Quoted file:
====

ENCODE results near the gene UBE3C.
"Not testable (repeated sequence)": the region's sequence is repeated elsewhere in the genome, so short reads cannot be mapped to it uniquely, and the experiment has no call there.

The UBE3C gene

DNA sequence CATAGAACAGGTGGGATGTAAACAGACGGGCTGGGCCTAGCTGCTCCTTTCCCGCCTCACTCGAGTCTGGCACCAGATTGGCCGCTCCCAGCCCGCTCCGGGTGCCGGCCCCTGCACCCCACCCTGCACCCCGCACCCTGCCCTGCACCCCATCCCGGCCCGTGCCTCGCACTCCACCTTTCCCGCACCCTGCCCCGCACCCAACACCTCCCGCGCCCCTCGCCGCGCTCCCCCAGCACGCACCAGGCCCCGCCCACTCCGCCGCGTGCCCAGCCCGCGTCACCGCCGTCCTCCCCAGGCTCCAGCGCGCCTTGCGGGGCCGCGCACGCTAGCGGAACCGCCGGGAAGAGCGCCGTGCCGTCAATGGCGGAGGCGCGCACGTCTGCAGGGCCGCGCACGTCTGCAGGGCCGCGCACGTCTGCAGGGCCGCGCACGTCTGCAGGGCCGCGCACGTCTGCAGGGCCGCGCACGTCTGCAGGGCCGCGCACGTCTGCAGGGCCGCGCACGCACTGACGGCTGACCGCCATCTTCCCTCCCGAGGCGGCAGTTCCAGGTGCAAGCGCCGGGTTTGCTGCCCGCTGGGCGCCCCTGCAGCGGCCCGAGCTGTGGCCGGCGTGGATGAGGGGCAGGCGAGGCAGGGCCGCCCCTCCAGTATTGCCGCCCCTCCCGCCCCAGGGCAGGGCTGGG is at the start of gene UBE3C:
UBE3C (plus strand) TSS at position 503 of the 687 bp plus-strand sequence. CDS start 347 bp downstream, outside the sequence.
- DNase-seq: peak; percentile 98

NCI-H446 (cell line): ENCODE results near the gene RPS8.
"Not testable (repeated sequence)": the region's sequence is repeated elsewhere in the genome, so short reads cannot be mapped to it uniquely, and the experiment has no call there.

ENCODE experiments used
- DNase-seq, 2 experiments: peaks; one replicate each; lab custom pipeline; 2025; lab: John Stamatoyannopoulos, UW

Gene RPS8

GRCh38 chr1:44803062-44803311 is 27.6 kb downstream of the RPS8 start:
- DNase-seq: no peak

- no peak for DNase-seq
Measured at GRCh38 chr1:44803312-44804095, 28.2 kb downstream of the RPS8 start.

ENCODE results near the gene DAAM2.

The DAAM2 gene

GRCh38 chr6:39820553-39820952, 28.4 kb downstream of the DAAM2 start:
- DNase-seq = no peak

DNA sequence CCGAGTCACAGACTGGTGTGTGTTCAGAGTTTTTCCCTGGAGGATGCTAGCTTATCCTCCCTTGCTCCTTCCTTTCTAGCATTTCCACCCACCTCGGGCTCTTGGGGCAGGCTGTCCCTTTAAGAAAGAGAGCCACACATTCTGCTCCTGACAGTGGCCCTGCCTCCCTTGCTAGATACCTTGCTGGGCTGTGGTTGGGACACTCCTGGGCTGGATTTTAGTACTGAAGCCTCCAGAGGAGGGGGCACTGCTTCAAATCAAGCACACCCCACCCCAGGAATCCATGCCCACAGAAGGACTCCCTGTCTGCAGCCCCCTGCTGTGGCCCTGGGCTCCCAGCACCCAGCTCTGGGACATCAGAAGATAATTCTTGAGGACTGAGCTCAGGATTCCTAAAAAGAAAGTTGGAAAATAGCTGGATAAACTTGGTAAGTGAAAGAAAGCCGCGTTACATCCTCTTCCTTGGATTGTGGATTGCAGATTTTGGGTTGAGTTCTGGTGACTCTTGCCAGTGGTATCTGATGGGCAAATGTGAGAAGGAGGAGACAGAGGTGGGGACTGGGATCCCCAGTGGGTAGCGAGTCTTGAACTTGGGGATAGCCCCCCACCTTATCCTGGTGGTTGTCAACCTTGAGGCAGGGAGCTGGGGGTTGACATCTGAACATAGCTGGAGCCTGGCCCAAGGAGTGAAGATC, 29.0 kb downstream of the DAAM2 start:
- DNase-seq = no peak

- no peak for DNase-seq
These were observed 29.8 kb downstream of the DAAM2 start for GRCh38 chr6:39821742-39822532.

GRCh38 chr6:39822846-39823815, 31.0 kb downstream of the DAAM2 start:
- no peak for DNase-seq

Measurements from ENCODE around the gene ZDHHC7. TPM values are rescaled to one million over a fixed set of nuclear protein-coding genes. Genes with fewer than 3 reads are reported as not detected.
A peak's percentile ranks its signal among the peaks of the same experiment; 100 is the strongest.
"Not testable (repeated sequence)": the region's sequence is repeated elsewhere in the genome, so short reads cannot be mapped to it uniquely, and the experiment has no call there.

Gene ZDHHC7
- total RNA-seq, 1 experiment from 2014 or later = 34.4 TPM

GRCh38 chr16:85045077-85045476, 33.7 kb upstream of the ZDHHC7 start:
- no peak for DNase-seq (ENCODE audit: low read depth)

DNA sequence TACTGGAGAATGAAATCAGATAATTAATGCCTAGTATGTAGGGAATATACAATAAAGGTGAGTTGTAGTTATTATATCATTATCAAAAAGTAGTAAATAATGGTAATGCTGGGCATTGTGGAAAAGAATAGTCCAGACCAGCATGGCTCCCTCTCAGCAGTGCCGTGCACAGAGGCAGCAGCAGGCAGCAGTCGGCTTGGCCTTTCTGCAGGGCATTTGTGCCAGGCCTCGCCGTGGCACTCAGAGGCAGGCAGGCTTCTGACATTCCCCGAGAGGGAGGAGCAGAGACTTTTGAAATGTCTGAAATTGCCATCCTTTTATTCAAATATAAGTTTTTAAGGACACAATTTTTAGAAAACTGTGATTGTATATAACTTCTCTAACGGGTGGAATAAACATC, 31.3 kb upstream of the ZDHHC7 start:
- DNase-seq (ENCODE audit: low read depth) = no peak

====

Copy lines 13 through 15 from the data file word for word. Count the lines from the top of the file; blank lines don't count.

- DNase-seq: no peak

- no peak for DNase-seq
Measured at GRCh38 chr1:44803312-44804095, 28.2 kb downstream of the RPS8 start.